Chicago Theater Review: DIRECTIONS FOR RESTORING THE APPARENTLY DEAD (Stage 773)

by Lawrence Bommer on October 9, 2013

in Theater-Chicago

FRIENDS DISCOVERING BENEFITS

Familiarity needn’t breed contempt. An old-fashioned “coming out” drama can reinvent the wheel with charm enough to distract from any cloying sense of déjà vu. A world premiere and winner of Pride Films and Plays’ “2013 Gay Play Contest” (beating out 75 scripts), Martin Casella’s Directions for Restoring the Apparently Dead uses flashbacks to make the predictable inevitable: Two middle-aged friends discover a late-blooming love, gaining a necessary second chance to make up for lost time. David Zak treats the character drama with the TLC it requires.

Nicholas Stockwell and Patrick Gannon in Pride Films and Plays’ world premiere production of DIRECTIONS FOR RESTORING THE APPARENTLY DEAD by Martin Casella, directed by David Zak.

Its long title refers to an old broadside about emergency medical treatment that the two men stumble upon as they explore England’s Lake District. Of course, it’s also a metaphor for reclaiming the passion they denied each other. Jinx (Patrick Gannon) has invited his childhood buddy Griff (Patrick Rybarczyk), whom he hasn’t seen for 14 years, to stay with him in these environs that so inspired Wordsworth and Coleridge. But it’s not “intimations of immortality” that will finally bring them together.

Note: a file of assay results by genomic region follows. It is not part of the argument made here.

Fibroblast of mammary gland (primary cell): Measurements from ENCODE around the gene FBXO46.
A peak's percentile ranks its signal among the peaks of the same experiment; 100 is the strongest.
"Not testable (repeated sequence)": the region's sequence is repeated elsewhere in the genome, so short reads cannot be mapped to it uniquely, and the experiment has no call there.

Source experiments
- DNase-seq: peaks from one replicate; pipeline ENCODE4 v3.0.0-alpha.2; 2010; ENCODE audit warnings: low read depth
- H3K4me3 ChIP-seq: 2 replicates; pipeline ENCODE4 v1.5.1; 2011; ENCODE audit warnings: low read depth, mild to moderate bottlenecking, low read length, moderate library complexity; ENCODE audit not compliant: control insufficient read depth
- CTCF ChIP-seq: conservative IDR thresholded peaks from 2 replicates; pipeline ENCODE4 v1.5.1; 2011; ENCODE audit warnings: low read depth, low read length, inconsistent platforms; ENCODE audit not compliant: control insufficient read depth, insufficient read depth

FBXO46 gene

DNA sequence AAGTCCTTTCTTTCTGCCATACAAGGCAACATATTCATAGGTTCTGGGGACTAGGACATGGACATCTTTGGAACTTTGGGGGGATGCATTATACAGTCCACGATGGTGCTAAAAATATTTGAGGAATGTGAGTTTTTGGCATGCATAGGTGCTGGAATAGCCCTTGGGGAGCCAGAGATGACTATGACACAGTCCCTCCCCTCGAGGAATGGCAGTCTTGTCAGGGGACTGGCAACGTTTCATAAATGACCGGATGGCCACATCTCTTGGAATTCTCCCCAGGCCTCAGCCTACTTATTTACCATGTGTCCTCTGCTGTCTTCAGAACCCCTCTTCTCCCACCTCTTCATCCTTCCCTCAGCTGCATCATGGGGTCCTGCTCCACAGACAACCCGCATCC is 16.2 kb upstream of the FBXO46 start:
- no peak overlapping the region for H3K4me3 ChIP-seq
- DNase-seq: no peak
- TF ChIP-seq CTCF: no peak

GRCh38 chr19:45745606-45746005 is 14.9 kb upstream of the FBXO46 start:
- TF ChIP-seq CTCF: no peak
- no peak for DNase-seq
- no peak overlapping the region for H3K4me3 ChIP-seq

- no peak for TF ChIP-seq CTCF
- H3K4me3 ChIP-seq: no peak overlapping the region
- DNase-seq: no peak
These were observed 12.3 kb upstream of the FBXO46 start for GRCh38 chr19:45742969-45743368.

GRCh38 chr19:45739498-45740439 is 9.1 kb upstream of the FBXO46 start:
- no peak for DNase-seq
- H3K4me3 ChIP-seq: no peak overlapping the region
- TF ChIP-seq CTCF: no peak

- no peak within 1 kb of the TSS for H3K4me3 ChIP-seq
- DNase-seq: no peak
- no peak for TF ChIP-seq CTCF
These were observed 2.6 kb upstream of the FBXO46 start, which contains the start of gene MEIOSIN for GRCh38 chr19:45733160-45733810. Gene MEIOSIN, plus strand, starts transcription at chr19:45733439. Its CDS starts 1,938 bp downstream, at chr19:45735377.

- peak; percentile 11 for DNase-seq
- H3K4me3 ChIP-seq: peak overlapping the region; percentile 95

Patrick Gannon, Patrick Rybarczyk and Nicholas Stockwell in Pride Films and Plays’  production of DIRECTIONS FOR RESTORING THE APPARENTLY DEAD by Martin Casella.

Quietly introspective and content with little more than he needs, Jinx is a risk-aversive gay editor of children’s fiction whose lover Richard (Nick Stowell) has recently—perhaps strategically–died. Nonetheless, Jinx describes himself as “jumpy,” perhaps from survivor guilt but also because something major is missing from his life. Extroverted and spontaneous where Jinx is not, Griff is a closeted bisexual (also a husband and father) who’s learned to “vanish” whenever crises threaten. He’s done so now by coming to England: Griff is losing Bea (Alanda Coon), his wife of 24 years, to leukemia. (This father’s gratitude to her and the Mormons who saved him from drugs has clouded his sensitivity to his conflicting sexual urges.) Curiously enough, before they die we see Bea and Richard both sense the unspoken love between these old chums, even if Griff remains in denial.

Patrick Gannon, Alanda Coon and Patrick Rybarczyk in Pride Films and Plays’ world premiere production of DIRECTIONS FOR RESTORING THE APPARENTLY DEAD by Martin Casella.

In 90 minutes we watch the men recall and reconsider the clues that should have revealed a friendship that ached to be much more. There was always a good reason why they were always there for each other. In this case, the truth really does set them free.

Patrick Gannon and Patrick Rybarczyk in Pride Films and Plays’ world premiere production of DIRECTIONS FOR RESTORING THE APPARENTLY DEAD by Martin Casella, directed by David Zak.

photos by Michael Brosilow

Directions for Restoring the Apparently Dead
Pride Films and Plays
Stage 773, 1225 W. Belmont Ave.
scheduled to end on November 10, 2013
for tickets, call (773) 327-5252 or visit http://www.Stage773.com/

for info on this and other Chicago Theater, visit http://www.TheatreinChicago.com

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